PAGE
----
09 Jun Advancing the Digital Transformation of Local Authorities
In today’s world, digitalisation has become an essential need, rather than a simple afterthought or a superficial marketing tool . Connectivity has become a fundamental necessity for society, much like how the Industrial Revolution once required raw materials and labour to develop. And the digitalisation of public authorities – particularly local and rural authorities – is a gap that needs to be prioritised. The COVID-19 crisis starkly exposed the shortcomings in this area and the commitment to help in the digitalisation of our rural communities, although not exclusively, is firm across the political spectrum.
European funding for digitalisation
But not all local government bodies have the same needs, nor are they at the same point on their journeys towards full digitalisation and connectivity. What does apply in all cases is the need for investment. A significant injection of capital is needed. The European Union is well aware that the same scenario is playing out in all member states, which is why it launched the NextGeneration EU Fund after the pandemic, consisting of more than €800 billion “to create a greener, more digital and more resilient Europe”.
Of this total figure, a substantial portion – €250 billion – will be spent exclusively on digitalisation, with the aim of providing 80% of the European population with basic digital skills by 2030. So how does this translate in Spain? Into Spain’s National Digital Skills Plan, which aims to digitally train every citizen and close the digital gap.
Digitalisation and connectivity of local authorities is vital
Making progress in public digitalisation, as mentioned, must fully involve local authorities and local governments in the process, including municipalities, councils, schools, medical centres, as well as neighbourhood and community organisations, for example. Significant gaps remain in this respect for a number of reasons. Lack of a shared digital protocol, insufficient digital literacy among civil servants, incompatibilities and a lack of standardisation in the tools used, as well as deficiencies in connectivity infrastructure, are just some of them.
Recently, politicians in Spain’s Senate argued that part of the aforementioned resources from the European Union should be allocated to modernise municipalities. As mentioned in a Senate session, it is important that European funding for digitalisation reaches all parts of rural Spain with the greatest agility, to effectively reduce the digital divide and serve the most vulnerable populations as a priority”.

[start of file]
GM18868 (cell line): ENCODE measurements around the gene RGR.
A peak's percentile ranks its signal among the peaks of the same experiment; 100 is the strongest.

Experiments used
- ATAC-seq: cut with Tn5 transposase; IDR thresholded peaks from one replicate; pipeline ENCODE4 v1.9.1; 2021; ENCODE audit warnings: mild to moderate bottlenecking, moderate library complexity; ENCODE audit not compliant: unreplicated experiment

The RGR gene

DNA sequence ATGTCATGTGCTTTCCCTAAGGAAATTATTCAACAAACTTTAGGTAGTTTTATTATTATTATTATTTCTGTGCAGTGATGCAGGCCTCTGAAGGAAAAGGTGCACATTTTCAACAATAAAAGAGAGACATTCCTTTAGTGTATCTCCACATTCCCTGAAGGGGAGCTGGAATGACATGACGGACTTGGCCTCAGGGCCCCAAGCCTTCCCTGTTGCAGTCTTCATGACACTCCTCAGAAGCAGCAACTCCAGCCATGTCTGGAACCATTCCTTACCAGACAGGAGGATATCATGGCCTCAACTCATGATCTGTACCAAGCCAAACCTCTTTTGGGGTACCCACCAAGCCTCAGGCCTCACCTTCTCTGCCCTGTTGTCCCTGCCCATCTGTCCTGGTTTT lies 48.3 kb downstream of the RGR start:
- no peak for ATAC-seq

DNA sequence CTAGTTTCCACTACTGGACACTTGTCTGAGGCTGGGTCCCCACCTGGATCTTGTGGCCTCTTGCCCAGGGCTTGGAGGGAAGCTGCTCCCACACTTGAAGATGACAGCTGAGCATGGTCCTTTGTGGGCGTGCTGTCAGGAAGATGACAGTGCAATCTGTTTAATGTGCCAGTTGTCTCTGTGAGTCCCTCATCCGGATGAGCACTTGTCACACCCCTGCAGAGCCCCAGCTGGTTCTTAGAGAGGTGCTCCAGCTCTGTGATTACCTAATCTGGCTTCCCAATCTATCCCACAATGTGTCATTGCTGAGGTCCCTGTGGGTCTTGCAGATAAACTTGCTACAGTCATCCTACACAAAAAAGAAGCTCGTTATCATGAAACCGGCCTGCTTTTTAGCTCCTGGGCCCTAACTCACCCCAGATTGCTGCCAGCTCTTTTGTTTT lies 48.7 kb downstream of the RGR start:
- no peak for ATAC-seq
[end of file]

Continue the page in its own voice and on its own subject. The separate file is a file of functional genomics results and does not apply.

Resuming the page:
€90 million to digitalise rural Spain
In this spirit, the Spanish government has earmarked €90 million to boost digital skills in rural Spain, in what has become known as the Digital Rural Challenge Plan . This initiative was unveiled by the Vice‑President and Minister of the Ecological Transition and Demographic Challenges, Teresa Ribera, at the beginning of the year.
Although significant efforts are being made to expand wireless coverage and establish connectivity in rural areas through the appropriate infrastructure, Ribera added that “it is not enough to simply expand coverage, we must also be developing digital skills”. That’s why the Digital Rural Challenge Plan is based around three main strategic areas of focus:
- Access to digital technology
- Training in digital skills
- Access to digital tools in rural areas
As such, the Spanish Government aims to use this money to fund programmes that will purchase new tablet devices, mobile phones and computers for those living in rural parts of the country, as well as training initiatives designed to educate people on how to use these resources, training in programming and data analysis, as well as enhancing the dynamics around digitalisation in rural areas, including e‑commerce and remote working. The plan also includes an advice and support component for those who need it.